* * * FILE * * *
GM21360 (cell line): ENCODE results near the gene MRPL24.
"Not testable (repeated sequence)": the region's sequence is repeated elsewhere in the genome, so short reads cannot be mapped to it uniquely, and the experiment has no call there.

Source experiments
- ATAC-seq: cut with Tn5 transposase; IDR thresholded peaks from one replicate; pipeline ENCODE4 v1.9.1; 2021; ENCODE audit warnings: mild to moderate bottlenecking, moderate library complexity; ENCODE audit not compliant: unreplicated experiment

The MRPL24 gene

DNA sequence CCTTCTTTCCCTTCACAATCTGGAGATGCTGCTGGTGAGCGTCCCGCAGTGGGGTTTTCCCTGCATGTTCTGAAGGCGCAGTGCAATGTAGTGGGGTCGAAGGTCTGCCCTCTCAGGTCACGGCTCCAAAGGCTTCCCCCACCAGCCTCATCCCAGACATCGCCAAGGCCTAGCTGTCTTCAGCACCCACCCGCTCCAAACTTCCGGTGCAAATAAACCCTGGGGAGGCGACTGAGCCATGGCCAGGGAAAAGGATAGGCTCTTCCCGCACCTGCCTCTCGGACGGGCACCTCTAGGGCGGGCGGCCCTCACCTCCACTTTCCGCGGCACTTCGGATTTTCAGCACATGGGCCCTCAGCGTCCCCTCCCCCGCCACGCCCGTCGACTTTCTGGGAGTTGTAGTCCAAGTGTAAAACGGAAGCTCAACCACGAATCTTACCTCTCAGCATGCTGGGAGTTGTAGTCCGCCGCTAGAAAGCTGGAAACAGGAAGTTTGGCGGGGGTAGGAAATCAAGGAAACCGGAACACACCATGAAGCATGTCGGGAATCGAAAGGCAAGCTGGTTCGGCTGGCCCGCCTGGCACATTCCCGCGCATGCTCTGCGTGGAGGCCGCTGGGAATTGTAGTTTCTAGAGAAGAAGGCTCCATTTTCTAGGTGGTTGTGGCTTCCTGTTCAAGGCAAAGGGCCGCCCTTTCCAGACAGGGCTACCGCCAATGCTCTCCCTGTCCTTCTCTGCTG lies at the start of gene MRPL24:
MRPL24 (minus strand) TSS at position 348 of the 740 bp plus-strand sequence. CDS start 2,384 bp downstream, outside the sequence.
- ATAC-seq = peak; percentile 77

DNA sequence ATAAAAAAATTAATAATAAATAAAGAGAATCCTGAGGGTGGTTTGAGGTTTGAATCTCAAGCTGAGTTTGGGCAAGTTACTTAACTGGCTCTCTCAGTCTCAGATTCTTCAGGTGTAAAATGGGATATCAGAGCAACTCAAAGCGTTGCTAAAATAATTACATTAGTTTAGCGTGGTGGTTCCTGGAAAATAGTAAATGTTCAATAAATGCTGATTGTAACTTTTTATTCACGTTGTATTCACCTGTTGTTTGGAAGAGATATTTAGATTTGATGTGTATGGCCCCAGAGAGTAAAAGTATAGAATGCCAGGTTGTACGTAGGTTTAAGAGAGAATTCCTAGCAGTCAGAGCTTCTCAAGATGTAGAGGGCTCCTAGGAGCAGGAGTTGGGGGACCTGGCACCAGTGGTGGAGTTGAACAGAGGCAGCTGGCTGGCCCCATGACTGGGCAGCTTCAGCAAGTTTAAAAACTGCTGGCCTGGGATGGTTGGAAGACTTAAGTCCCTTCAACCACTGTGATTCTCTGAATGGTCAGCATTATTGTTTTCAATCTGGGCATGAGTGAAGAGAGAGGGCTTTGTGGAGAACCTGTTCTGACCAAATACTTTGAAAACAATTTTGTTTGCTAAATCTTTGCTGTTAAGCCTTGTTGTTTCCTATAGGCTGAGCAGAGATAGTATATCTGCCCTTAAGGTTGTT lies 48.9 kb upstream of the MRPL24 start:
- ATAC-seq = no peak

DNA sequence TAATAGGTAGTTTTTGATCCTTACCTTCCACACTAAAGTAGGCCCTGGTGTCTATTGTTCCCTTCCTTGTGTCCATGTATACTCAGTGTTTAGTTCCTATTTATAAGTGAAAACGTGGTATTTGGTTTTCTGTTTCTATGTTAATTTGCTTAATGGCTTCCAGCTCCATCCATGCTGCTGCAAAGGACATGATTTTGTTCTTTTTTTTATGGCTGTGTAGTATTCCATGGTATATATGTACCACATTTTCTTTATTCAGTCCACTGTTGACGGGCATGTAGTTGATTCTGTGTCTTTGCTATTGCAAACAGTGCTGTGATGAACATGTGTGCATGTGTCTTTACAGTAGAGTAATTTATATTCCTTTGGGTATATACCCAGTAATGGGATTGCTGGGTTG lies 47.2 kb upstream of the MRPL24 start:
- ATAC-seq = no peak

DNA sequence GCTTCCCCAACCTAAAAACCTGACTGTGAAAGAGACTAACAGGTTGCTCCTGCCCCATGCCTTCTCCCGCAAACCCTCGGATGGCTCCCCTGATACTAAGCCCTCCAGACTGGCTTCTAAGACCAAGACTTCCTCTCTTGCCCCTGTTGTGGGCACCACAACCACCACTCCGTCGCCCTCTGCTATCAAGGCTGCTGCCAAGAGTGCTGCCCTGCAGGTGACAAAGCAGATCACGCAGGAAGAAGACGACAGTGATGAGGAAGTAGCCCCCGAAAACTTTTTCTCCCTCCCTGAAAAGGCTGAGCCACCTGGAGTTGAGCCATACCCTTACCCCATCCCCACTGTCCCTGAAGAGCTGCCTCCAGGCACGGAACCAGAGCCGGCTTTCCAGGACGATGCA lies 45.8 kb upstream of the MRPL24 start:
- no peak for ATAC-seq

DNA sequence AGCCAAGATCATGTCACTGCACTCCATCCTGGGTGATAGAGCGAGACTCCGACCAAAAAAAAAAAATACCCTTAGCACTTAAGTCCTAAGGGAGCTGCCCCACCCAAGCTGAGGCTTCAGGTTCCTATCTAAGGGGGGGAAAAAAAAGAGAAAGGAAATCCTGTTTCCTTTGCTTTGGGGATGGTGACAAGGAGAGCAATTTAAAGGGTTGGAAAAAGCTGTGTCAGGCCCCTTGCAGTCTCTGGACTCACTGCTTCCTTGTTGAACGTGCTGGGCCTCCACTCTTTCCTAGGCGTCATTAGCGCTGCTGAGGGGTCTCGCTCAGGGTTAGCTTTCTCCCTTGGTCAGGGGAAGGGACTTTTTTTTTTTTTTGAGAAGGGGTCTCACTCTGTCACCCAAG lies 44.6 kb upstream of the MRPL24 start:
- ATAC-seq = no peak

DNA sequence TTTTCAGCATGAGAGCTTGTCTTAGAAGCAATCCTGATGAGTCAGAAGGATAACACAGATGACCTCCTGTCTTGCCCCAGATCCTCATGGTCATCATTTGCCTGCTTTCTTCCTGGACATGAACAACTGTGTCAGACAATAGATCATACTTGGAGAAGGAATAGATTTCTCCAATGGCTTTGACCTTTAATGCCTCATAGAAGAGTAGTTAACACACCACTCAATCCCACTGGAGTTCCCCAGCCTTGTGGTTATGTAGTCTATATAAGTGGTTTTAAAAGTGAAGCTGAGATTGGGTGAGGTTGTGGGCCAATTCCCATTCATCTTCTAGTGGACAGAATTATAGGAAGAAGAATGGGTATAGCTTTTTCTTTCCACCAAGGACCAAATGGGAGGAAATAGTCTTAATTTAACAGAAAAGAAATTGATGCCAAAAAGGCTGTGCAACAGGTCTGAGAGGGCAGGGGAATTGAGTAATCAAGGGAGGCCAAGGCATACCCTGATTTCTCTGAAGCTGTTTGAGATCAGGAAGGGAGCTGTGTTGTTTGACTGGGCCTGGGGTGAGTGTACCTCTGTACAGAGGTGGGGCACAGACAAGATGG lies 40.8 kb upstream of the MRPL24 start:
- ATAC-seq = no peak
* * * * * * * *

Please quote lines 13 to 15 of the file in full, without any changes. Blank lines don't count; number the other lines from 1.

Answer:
DNA sequence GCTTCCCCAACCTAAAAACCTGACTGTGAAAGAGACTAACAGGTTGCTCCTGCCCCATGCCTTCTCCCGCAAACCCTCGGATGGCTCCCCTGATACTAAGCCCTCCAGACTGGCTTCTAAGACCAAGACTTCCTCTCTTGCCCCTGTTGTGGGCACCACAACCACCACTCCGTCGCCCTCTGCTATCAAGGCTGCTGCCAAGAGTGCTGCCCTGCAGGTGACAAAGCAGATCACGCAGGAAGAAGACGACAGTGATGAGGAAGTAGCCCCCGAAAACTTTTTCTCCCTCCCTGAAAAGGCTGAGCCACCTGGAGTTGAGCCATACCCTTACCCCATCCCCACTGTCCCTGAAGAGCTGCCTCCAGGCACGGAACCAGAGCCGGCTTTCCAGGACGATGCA lies 45.8 kb upstream of the MRPL24 start:
- no peak for ATAC-seq

DNA sequence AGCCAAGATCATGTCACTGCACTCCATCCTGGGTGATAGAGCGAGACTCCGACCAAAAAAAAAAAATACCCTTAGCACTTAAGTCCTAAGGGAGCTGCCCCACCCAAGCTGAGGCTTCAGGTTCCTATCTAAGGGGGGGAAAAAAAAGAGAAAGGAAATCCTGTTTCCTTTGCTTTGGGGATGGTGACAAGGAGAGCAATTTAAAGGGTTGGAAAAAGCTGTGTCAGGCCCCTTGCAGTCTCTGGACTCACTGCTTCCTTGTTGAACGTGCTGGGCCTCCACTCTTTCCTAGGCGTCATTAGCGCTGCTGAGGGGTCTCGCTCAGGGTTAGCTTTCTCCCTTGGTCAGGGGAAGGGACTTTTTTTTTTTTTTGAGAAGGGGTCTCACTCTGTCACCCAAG lies 44.6 kb upstream of the MRPL24 start: